“I take full responsibility for this tragedy that has happened,” Merrill said at his sentencing, executing the oratorical dodge favored by those who really don’t take any responsibility at all. Tornadoes “happen”; solar eclipses “happen.” Fatal shootings don’t “happen”—a person points a gun, pulls the trigger, and, in Merrill’s case two small children are left without a mother.
It’s not surprising that the NRA’s victory in the gun control debate has stilled the voices of sanity. After all, it’s not easy to sustain a lobbying effort in the face of such rank cowardice among those we supposedly elect to serve our interests. Meanwhile, every day, in cities and towns across the country, people die by firearm—nearly 5,000 just in the four months after Newtown, according to an exhaustive study by Slate and an activist group called @GunDeaths.
But even well before Newtown, the persistent failure of our Congress to do anything to halt this carnage has done more than simply maintain an unacceptable status-quo. It has elevated the most inflammatory rhetoric of organizations like the NRA and Gun Owners of America into the mainstream conversation. The NRA used to be a gun-safety group. Now it tells us we need to be armed in order to fight our own government. The GOA and its mouthpiece Larry Pratt used to be viewed as out on the fringe. Now, referring to Newtown, Pratt can say, “Gun control supporters have the blood of little children on their hands,” and gun owners pay attention. More seriously, they are not hearing words of restraint from within their own ranks.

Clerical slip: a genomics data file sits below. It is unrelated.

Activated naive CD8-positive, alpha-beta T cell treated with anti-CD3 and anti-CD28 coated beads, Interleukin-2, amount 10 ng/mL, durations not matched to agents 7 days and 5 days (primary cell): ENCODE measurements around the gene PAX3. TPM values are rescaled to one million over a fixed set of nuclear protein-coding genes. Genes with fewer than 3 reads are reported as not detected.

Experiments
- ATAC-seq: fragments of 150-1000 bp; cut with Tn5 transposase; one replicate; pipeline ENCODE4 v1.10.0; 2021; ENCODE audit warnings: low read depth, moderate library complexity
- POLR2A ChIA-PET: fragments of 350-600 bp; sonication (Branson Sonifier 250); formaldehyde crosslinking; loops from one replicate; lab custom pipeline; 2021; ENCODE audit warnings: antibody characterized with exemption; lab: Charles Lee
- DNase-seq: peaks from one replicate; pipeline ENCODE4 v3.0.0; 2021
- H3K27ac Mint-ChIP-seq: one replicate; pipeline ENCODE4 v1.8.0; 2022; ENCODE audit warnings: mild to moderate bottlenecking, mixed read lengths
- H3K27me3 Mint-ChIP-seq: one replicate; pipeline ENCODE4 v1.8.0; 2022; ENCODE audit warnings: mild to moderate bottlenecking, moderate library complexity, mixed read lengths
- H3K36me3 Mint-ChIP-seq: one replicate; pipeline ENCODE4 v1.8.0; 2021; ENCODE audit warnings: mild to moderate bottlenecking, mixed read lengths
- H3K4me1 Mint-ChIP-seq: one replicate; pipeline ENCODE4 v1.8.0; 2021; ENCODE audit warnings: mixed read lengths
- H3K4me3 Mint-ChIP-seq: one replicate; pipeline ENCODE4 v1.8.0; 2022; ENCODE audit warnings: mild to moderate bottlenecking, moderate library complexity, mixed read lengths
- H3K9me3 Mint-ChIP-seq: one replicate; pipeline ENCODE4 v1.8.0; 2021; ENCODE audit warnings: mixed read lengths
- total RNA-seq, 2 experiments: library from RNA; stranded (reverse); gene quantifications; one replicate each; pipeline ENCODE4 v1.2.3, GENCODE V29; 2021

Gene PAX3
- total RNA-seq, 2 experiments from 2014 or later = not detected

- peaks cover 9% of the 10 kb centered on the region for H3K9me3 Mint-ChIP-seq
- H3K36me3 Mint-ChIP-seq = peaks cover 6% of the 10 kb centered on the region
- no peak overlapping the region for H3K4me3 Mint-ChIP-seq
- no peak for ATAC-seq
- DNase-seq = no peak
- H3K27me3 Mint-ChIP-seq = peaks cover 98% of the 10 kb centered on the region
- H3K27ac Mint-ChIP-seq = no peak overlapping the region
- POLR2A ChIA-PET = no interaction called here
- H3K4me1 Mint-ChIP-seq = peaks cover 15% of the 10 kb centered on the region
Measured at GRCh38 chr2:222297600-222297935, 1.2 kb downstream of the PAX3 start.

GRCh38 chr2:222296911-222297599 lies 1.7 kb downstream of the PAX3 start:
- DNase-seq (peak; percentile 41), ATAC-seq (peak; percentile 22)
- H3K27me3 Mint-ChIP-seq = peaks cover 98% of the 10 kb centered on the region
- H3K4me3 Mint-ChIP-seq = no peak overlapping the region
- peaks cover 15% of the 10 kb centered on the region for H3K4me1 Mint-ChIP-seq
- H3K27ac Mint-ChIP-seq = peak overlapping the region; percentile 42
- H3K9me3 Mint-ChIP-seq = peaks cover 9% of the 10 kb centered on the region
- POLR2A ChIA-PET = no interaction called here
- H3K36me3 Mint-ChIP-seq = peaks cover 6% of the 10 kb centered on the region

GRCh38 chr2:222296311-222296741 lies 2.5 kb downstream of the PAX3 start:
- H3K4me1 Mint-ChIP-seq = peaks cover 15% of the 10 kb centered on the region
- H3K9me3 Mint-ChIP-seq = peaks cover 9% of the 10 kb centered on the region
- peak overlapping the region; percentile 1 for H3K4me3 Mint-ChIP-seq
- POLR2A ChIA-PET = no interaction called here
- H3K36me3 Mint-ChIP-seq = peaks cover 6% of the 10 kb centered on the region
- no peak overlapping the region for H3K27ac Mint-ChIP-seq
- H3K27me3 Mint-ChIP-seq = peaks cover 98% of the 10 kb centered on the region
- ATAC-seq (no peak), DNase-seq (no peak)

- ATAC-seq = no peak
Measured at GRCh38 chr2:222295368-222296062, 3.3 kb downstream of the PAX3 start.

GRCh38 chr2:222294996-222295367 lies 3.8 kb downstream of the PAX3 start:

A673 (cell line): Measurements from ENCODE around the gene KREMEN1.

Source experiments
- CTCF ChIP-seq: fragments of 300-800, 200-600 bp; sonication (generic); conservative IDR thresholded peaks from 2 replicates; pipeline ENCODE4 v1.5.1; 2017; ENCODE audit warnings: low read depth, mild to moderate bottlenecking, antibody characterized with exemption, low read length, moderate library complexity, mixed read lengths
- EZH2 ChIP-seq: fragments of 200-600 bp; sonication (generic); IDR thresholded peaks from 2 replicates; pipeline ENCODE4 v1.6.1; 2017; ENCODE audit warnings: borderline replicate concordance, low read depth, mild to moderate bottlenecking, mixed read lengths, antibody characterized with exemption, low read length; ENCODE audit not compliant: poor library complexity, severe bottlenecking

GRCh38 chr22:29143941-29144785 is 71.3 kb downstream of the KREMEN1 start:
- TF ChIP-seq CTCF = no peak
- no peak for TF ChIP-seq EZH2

I recall doing an interview years ago with a gun-rights advocate on the subject of gun ownership and personal responsibility. He firmly believed that more guns in a community made it safer, not more dangerous. If the bad guys think that everyone has a gun, he reasoned, they’ll go elsewhere to commit their crimes.
But he said something else that now seems so quaint, especially in our state with its “stand-your-ground” ethos. Owning and carrying a gun is an awesome responsibility, said this man. Owning a firearm, he said, obligates you to walk away from an argument or an insult. The burden is on the gun owner not to allow a provocation to spiral into a fatality.